Tattoos were more popular among Ancient Egyptians than once thought, new research reveals. With the help or infrared photography, an American archaeologist revealed tattoos on a large group of ancient Egyptian mummies. Anne Austin of the University of Missouri – St. Louis, working within the Institut Français d’Archéologie Orientale (IFAO), conducted research on the bodies of thirteen mummies found at the necropolis of the royal tombs’ workmen’s village at Deir el-Medina, opposite Luxor, revealing that all of them were tattooed. She announced her findings at the annual meeting of the American Schools of Oriental Research, last November.
According to her research abstract, the story begins in 2014, when the mission of the IFAO identified an extensively tattooed mummy from the necropolis at Deir el-Medina.
Since then, Austin worked and identified several other individuals with tattoos among the many unpublished human remains at the site. In her lecture “Recent Evidence for the Practice of Tattooing in Ancient Egypt”, Austin presented these tattooed individuals in addition to the most recent finds from the bioarchaeological team of the 2019 IFAO mission at Deir el-Medina.
“The distribution, display, and content of these tattoos reveal how they were used both in religious practice and to forge permanent, public identities. The extensive tattoos on one female mummy demonstrates the use of tattoos for identifying and enabling this woman to act as a key religious practitioner to the Deir el-Medina community. Additional tattoos found and analyzed during the 2016 and 2019 seasons using infrared photography indicate that many more individuals were likely tattooed at Deir el-Medina. Additionally, the designs and placement of tattoos varied broadly,” Austin states.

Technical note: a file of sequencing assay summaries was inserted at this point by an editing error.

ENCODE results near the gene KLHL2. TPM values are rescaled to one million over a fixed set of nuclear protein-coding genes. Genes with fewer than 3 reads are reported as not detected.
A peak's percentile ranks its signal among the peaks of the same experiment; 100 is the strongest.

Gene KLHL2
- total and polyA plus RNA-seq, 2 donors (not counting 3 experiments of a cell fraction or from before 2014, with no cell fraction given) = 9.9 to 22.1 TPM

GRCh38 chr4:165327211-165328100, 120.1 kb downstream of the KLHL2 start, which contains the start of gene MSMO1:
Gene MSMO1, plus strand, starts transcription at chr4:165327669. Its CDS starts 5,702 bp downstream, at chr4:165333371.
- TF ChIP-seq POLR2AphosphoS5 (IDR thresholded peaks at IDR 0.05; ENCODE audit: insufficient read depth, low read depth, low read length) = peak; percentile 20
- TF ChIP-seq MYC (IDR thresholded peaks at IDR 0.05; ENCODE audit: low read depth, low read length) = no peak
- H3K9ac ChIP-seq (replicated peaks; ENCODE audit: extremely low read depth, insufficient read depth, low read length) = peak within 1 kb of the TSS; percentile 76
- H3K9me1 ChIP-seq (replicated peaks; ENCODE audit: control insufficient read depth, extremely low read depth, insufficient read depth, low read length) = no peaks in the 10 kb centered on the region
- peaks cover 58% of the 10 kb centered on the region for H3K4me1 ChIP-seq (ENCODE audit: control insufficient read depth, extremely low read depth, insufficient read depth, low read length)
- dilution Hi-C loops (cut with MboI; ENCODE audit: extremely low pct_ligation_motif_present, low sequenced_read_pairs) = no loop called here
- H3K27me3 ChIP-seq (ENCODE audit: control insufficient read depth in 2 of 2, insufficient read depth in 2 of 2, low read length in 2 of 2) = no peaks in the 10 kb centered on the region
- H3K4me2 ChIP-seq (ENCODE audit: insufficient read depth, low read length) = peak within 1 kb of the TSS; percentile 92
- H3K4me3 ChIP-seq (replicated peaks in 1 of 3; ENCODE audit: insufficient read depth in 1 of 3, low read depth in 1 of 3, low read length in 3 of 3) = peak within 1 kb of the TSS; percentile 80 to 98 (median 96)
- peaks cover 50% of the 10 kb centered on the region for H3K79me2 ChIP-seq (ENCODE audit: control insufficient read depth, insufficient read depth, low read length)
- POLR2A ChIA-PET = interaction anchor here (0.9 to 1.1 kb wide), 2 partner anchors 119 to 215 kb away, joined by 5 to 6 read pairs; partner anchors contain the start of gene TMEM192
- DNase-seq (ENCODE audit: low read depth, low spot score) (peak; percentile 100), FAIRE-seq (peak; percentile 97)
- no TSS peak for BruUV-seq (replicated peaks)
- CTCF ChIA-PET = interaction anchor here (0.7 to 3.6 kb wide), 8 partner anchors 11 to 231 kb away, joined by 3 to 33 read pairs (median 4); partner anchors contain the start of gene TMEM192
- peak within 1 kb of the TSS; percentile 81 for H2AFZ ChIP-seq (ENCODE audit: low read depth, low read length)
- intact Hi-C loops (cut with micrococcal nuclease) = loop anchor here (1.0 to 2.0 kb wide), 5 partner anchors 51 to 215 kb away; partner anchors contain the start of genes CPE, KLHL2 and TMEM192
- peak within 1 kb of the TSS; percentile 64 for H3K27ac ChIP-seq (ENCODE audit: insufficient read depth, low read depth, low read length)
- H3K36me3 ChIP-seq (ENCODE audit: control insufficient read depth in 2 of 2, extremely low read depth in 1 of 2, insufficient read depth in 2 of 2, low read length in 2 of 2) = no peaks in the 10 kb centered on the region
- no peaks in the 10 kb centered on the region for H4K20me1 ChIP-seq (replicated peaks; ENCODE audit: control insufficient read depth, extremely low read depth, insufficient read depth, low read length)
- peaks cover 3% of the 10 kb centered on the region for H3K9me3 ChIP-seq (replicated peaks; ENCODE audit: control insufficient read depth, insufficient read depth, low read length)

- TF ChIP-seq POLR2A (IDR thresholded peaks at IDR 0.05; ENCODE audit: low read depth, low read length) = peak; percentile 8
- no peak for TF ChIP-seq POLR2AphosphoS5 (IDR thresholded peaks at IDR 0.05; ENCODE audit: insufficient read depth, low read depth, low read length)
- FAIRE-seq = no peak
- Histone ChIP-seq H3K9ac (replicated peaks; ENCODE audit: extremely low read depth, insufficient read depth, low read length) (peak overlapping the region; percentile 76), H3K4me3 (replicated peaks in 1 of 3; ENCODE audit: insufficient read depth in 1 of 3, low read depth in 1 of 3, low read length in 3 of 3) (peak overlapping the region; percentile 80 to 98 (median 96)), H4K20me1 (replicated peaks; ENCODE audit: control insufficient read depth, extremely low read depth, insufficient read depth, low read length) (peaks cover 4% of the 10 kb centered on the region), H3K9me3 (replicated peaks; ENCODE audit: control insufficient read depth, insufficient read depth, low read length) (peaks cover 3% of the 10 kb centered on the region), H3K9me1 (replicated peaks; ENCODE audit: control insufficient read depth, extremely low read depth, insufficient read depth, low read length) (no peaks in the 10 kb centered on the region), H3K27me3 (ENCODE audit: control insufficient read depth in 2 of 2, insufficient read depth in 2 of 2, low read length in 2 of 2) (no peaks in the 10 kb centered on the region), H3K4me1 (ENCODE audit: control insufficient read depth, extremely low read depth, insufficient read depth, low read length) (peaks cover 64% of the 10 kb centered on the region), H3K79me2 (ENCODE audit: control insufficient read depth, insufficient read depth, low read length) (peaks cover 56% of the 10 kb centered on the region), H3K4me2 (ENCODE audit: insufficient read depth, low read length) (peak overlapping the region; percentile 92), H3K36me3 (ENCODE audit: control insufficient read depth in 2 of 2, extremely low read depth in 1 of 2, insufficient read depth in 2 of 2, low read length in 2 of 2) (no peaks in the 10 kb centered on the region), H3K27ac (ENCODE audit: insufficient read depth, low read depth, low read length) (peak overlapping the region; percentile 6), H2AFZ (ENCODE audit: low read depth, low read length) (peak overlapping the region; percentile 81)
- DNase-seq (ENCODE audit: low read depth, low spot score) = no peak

So far, it was known that the practice of tattooing in ancient Egypt was rarely attested. As patterns are rarely visible to the naked eye, Egyptologists have identified tattoos on only a handful of mummies spanning Pharaonic Egypt’s more than 3,000-year history. Moreover, textual evidence is virtually silent on the practice and art historical evidence is often ambiguous. As a result, Austin’s research offers some of the most comprehensive evidence we have to date of the practice of tattooing in ancient Egypt and highlights the importance of technological advances in doing so.